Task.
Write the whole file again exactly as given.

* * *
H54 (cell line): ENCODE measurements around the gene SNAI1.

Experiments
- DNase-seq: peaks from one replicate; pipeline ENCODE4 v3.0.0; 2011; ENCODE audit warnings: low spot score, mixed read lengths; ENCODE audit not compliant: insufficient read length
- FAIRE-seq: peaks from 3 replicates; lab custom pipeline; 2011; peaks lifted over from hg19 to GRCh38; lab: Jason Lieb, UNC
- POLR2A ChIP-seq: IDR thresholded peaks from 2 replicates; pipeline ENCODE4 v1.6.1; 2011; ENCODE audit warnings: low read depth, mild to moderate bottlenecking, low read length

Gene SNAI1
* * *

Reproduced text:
H54 (cell line): ENCODE measurements around the gene SNAI1.

Experiments
- DNase-seq: peaks from one replicate; pipeline ENCODE4 v3.0.0; 2011; ENCODE audit warnings: low spot score, mixed read lengths; ENCODE audit not compliant: insufficient read length
- FAIRE-seq: peaks from 3 replicates; lab custom pipeline; 2011; peaks lifted over from hg19 to GRCh38; lab: Jason Lieb, UNC
- POLR2A ChIP-seq: IDR thresholded peaks from 2 replicates; pipeline ENCODE4 v1.6.1; 2011; ENCODE audit warnings: low read depth, mild to moderate bottlenecking, low read length

Gene SNAI1